Serologic measurement of antigliadin antibodies may be considered medically necessary in children under 24 months of age with signs or symptoms suggestive of celiac disease.
Serological testing is considered medically necessary to screen persons with type 1 diabetes mellitus for celiac disease.
Serologic measurement of deamidated gliadin peptide antibodies is considered investigational in patients with signs or symptoms suggestive of celiac disease.
HLA-DQ2 and HLA-DQ8 testing may be considered medically necessary to rule out celiac disease in patients with discordant serologic and histologic (biopsy) findings or if persistent symptoms warrant testing despite negative serology and histology.
Screening of asymptomatic at risk patient groups for celiac disease using one or more serologic IgA or IgG measures is considered investigational.
Population screening for celiac disease using one or more serologic IgA or IgG measures is considered investigational.
Investigative service is defined as the use of any treatment procedure, facility, equipment, drug, device, or supply not yet recognized by certifying boards and/or approving or licensing agencies or published peer review criteria as standard, effective medical practice for the treatment of the condition being treated and as such therefore is not considered medically necessary.
The coverage guidelines outlined in the Medical Policy Manual should not be used in lieu of the Member's specific benefit plan language.
POLICY HISTORY7/2003: Approved by Medical Policy Advisory Committee (MPAC)
10/19/2006: Policy updated to allow testing as medically necessary
5/29/2008: Policy statement updated with the following as medically necessary: addition of tissue transglutaminase, the use of antigliadin antibiodies for children under 18 months of age and HLA-DQ2 and –DQ8 testing to rule out celiac disease where serology and histology are equivocal. Additional policy statements added that screening both the general population and asymptomatic at risk subgroups are investigational.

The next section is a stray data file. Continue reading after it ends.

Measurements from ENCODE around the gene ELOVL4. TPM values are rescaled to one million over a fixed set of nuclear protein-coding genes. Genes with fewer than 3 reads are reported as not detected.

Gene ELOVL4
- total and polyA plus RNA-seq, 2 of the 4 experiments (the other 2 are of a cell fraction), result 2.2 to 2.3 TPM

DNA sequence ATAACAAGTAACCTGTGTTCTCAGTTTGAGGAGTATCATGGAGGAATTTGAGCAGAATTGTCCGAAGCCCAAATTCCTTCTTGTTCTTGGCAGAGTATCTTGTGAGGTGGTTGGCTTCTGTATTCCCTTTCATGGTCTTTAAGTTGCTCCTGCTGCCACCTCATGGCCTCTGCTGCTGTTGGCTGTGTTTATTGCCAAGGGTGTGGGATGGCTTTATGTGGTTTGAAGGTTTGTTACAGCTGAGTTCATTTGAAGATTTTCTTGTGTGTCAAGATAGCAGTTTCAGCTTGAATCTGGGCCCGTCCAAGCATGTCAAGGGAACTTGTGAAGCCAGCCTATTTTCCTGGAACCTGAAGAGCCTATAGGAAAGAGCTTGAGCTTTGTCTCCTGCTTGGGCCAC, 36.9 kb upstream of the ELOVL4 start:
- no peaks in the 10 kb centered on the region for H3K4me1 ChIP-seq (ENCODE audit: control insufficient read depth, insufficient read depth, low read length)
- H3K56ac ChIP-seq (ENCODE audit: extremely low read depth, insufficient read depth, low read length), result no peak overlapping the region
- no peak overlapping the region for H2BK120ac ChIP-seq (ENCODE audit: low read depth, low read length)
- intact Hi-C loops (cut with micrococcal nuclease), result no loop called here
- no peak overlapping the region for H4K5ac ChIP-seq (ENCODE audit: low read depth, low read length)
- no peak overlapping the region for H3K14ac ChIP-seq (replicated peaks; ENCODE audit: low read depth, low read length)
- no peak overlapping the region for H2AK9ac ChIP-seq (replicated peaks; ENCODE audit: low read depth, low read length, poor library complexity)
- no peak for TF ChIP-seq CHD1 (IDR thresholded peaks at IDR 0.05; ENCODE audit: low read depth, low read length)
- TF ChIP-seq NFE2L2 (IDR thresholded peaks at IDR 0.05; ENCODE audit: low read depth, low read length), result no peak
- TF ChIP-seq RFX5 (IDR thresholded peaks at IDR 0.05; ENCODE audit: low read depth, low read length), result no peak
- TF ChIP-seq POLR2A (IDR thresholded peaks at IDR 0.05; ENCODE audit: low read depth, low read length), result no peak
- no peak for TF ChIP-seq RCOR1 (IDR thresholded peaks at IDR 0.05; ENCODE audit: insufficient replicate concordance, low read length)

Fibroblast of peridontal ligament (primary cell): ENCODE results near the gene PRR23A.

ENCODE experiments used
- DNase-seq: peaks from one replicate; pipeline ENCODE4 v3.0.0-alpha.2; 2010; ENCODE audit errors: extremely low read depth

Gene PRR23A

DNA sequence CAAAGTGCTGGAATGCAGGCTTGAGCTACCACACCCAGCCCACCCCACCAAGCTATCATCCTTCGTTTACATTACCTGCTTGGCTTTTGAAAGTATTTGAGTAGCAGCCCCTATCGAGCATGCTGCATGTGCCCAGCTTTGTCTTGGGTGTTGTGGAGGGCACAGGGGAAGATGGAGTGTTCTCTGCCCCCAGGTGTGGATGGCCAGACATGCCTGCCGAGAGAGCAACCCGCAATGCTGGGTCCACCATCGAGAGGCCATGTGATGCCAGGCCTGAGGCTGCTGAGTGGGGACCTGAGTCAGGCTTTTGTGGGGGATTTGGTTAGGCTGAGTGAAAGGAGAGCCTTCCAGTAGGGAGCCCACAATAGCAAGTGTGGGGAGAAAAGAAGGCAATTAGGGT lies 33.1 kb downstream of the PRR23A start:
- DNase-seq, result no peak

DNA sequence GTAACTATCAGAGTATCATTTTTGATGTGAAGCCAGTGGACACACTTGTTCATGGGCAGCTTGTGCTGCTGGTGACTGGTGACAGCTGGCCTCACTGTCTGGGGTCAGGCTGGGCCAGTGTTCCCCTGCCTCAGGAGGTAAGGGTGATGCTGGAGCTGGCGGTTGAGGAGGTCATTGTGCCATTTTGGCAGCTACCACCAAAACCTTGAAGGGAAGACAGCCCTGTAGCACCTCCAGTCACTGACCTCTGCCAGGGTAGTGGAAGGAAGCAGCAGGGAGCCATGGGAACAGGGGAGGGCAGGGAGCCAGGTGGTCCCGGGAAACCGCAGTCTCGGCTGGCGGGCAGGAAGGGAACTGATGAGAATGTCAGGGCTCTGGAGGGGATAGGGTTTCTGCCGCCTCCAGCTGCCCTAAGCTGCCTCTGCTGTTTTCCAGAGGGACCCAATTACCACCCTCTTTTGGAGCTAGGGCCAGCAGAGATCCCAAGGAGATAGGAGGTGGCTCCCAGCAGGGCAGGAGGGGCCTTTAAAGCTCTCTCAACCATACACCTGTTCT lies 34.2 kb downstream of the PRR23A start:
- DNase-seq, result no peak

04/19/2011: Policy description updated regarding available tests. Policy statement updated to state that serologic measurement of deamidated gliadin peptide antibodies is considered investigational in patients with signs or symptoms suggestive of celiac disease. Also, added that the use of more than one antibody test is considered not medically necessary.
04/19/2012: Deleted the following policy statement: Use of more than one antibody test is considered not medically necessary. The age limit for testing in children was changed from 18 months to 24 months.
08/20/2013: Added the following policy statement: Serological testing is considered medically necessary to screen persons with type 1 diabetes mellitus for celiac disease. Code Reference section updated to add the code range for diabetes mellitus, type I.
08/14/2015: Medical policy revised to add ICD-10 codes.
Blue Cross Blue Shield Association policy # 2.04.30
CODE REFERENCEThis may not be a comprehensive list of procedure codes applicable to this policy.
The code(s) listed below are ONLY medically necessary if the procedure is performed according to the "Policy" section of this document.